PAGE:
Tourism agencies call Western North Carolina “The Land of the Sky,” but few know the history of how the phrase was coined. In 1875, Salisbury author Frances Fisher Tiernan. known professionally as Christian Reid, published “The Land of the Sky; or, Adventures in Mountain By-Ways,” which was set in Western North Carolina. The book was extremely popular and within a few years, the title became a common marketing phrase for hotels and other businesses in the region.
Source:
Full Text:
Record #:
24123
Author(s):
Abstract:
Hart Square is a historic site in Catawba County that consists of buildings collected from farms and ridges throughout Western North Carolina and the Piedmont. The village portrays the life of average people in nineteenth and early-twentieth century Western North Carolina and hosts a number of events to keep this history alive.
Source:
Full Text:
Record #:
23906
Author(s):
Abstract:
In 1975, Elvis Presley performed three shows in Asheville. Residents and attendees of those concerts remember Presley's visit as they prepare for celebrating the event's 40th anniversary.
Source:
WNC Magazine (NoCar F261 .W64), Vol. 9 Issue 4, July/Aug 2015, p48-50, 52-53, il, por Periodical Website
Full Text:
Record #:
22354
Author(s):
Abstract:
In 1913 Fred Seely put his mark on Asheville with the completion of the Grove Park Inn. In 1914, he began work on a family home, a castle that would stand on a 29-acre site on the crest of nearby Sunset Mountain. Called Overlook, aka Seely's Castle, it was sold by his wife in 1949. Since then it has passed through five known owners, including Asheville-Biltmore College, the predecessor of UNC-Asheville, and Jerry Sternberg, a local businessman and raconteur.
Source:
Record #:
3858
Author(s):
Abstract:
Recently declassified documents of the Vietnam era reveal that the FBI maintained surveillance and files on peace activists on Triangle campuses, including Duke and Chapel Hill. Student phones were wiretapped, smear campaigns were conducted, and rooms were bugged.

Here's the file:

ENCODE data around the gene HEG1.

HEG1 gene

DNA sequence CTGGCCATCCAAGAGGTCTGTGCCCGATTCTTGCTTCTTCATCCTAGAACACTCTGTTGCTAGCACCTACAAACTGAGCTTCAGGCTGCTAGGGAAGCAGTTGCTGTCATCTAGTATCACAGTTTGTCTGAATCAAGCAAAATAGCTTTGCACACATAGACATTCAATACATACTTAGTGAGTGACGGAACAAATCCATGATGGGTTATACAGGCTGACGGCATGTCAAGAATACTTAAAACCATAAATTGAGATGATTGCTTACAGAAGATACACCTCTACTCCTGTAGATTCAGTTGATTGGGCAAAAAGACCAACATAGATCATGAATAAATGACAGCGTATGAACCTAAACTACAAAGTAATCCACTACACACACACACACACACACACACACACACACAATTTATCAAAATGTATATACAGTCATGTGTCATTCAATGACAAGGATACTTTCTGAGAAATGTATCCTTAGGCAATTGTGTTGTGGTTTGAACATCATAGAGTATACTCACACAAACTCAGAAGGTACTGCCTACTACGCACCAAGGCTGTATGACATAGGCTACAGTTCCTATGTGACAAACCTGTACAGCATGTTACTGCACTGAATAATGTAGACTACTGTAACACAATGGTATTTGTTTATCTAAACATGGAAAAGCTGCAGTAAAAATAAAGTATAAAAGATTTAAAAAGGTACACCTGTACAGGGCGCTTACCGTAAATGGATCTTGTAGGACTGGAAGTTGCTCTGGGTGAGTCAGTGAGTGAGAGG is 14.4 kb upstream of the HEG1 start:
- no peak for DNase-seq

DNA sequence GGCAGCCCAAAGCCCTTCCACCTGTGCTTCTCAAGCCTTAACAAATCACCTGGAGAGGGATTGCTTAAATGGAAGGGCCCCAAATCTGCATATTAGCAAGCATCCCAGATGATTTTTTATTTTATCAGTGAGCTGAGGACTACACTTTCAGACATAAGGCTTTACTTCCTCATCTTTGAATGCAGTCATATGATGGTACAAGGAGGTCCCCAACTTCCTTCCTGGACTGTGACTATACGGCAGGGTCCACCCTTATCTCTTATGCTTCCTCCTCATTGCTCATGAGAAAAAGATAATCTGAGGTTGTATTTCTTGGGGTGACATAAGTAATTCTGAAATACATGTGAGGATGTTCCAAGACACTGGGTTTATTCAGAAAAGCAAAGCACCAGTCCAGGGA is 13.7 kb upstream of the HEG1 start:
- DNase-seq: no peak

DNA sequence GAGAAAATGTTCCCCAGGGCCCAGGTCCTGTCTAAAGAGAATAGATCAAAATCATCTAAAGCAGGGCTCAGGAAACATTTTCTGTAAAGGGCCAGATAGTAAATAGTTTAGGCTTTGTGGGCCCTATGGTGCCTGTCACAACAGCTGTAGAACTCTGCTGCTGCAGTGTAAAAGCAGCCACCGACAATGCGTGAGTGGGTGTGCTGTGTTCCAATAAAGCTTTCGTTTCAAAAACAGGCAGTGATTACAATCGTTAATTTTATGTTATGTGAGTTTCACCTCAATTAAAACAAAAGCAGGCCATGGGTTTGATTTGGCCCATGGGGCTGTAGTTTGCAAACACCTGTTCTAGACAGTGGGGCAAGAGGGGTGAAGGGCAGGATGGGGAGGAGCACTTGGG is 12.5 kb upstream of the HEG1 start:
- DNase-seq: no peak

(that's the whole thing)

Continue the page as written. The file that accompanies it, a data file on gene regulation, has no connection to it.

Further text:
Source:
Independent Weekly (NoCar Oversize AP 2 .I57 [volumes 13 - 23 on microfilm]), Vol. 16 Issue 35, Sept 1998, p19-23, 25, il Periodical Website
Record #:
23877
Author(s):
Abstract:
Documentary filmmaker Jeremy Seifert resides just outside Asheville and met with WNC Magazine to discuss his filmmaking inspirations and upcoming projects. Seifert focuses on topics related to food and consumption in America.
Source:
Record #:
22269
Author(s):
Abstract:
Long before there were websites and e-mails, travelers who wanted to send home pictures of where they were relied on postcards. In 1914, Lamar LeCompte started the Asheville Post Card Company in Asheville. His products cost a penny to purchase and another penny to mail. The cards also helped launch the region as a tourist destination. The company closed in the late 1970s, but the postcards live on in books, articles, archives, museums, and online collections.
Source:
Record #:
5268
Author(s):
Abstract:
Central Carolina Community College began its Sustainable Farming Program in 1995 and in the fall of 2002 will begin granting associate degrees in the program. Sustainable agriculture is defined as a way of farming that does not erode, deplete, or poison the soil with chemical fertilizers. What makes this particular program unique is that it targets first-time farmers who have no family farming history.
Source:
Independent Weekly (NoCar Oversize AP 2 .I57 [volumes 13 - 23 on microfilm]), Vol. 19 Issue 7, Feb 2002, p17, 19, il Periodical Website
Full Text: